Glenn T. Seaborg
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Glenn T. Seaborg

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Glenn Seaborg

Name: Glenn T. Seaborg (1912-1999)

Occupation: Chief - Plutonium Separation

Site: University of Chicago Met Lab

Years on Project: 1942-1946

Glenn Theodore Seaborg was born in Ishpeming, Michigan on April 19, 1912. He received a bachelor's degree in chemistry from the University of California, Los Angeles in 1933 and a Ph.D. in chemistry in 1937 from the University of California, Berkeley. He became a chemistry instructor at Berkeley in 1939 and worked his way up to full professor in 1945. With Edwin McMillan, Joseph W. Kennedy, and Arthur Wahl, Seaborg was the first to produce and isolate plutonium in 1940.

From 1942 to 1946, Seaborg took leave from Berkeley to lead the Manhattan Project's work on plutonium at the University of Chicago Metallurgical Laboratory. At the project's peak, he led more than 100 people in the effort to chemically separate fissionable plutonium. The process formulated by his group was used at the Clinton Engineer Works in Oak Ridge as well as at the Hanford production plant. Seaborg was a signatory of the 1945 Franck Report near the end of World War II recommending that the atomic bomb first be demonstrated to the Japanese to allow them the option of surrender, an early sign of his tendencies in favor of nuclear disarmament.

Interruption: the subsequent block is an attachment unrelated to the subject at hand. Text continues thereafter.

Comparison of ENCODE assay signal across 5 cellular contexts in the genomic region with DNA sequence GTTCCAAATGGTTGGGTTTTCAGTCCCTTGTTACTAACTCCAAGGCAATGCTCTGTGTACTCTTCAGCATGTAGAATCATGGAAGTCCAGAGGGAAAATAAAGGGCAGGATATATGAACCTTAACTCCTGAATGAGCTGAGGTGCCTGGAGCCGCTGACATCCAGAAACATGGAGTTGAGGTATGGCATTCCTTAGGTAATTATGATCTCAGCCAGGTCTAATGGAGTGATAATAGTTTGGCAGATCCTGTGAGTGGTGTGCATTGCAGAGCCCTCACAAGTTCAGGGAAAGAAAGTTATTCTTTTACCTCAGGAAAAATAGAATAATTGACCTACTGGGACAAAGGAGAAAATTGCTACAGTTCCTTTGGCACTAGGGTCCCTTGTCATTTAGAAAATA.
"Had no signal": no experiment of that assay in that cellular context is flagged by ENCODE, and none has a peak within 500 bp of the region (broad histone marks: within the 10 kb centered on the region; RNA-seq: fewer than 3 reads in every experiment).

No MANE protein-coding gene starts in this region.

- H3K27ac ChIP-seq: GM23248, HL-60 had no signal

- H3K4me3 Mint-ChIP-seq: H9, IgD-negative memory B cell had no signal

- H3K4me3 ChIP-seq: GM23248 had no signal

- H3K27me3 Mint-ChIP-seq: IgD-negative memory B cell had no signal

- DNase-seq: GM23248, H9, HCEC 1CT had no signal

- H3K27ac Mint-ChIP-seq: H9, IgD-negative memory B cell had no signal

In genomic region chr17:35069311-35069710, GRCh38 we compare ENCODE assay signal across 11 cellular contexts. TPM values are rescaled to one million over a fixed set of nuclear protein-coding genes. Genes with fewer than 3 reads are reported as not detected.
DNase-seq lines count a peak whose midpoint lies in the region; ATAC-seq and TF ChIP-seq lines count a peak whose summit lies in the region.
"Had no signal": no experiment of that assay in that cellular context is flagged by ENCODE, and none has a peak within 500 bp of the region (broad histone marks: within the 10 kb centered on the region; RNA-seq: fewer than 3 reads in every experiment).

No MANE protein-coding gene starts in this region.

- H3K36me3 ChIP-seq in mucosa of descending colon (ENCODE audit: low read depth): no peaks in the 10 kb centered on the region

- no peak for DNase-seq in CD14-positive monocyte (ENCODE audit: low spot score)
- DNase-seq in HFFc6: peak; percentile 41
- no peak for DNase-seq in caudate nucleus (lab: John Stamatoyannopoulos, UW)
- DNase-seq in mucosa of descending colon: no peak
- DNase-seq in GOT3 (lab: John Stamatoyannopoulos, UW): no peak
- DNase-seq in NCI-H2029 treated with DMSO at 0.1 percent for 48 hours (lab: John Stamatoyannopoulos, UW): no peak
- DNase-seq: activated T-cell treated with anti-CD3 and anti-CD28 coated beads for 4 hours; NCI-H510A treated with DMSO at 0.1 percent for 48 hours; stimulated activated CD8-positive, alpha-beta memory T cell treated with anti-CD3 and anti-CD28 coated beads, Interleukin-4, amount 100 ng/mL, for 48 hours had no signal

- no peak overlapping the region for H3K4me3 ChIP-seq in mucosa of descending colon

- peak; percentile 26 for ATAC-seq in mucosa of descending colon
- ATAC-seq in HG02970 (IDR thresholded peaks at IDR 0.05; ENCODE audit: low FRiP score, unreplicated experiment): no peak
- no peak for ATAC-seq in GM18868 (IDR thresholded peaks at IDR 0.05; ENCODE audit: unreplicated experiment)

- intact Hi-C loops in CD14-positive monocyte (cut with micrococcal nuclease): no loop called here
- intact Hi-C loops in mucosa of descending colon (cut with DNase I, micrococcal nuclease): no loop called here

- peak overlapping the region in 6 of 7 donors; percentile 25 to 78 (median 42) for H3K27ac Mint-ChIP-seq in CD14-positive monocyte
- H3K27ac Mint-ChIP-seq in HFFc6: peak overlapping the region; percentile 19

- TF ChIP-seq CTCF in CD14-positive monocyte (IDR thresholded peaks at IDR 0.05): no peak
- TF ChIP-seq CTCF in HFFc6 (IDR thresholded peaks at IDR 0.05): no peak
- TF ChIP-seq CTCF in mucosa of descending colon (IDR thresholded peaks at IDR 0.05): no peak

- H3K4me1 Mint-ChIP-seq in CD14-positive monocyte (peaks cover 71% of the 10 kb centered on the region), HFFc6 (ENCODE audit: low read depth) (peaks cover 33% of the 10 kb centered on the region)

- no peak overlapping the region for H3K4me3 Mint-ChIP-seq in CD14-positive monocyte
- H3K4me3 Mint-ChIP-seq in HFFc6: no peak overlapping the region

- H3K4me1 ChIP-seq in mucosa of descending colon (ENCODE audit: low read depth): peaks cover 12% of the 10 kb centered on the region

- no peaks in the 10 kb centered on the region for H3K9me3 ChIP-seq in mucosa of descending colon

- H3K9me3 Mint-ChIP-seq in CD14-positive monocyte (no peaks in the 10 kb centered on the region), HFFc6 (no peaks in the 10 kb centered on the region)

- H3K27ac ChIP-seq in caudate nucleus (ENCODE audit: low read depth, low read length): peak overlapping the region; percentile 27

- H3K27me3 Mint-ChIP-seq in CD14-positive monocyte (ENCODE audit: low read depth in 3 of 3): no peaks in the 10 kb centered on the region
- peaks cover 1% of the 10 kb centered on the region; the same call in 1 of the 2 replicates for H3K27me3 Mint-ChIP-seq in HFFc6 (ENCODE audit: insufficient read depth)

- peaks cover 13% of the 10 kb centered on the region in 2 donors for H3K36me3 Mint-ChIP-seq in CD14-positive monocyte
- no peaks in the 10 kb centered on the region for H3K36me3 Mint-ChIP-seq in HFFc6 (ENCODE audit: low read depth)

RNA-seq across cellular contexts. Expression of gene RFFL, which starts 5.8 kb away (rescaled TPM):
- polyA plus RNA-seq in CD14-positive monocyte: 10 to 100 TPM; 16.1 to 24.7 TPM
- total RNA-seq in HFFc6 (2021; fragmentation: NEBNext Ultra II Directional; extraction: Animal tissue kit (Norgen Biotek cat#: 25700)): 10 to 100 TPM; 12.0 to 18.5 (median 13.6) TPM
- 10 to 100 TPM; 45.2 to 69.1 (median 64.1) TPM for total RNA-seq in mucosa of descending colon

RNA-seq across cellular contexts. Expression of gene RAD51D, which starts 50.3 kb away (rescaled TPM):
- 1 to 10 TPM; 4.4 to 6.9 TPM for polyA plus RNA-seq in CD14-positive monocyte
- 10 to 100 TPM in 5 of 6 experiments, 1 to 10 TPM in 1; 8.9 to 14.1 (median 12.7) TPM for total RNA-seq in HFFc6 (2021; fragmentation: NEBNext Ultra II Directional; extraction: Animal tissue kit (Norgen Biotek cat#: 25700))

In 1946, Seaborg was appointed by President Truman to be a member of the Atomic Energy Commission's first General Advisory Committee. He is credited with the discovery of plutonium and all further transuranium elements through element 102, nobelium, as well as of more than 100 isotopes; for these achievements he received the 1951 Nobel Prize in Physics with McMillan. Seaborg became chancellor of Berkeley in 1958, a position he held until 1961 when President Kennedy appointed him to the post of AEC chairman. He served as a scientific advisor to Presidents Eisenhower, Kennedy, Johnson, and Nixon and participated in the negotiations for the 1963 Limited Test Ban Treaty. Seaborg is the only person to have a chemical element (seaborgium) named after him while still alive.

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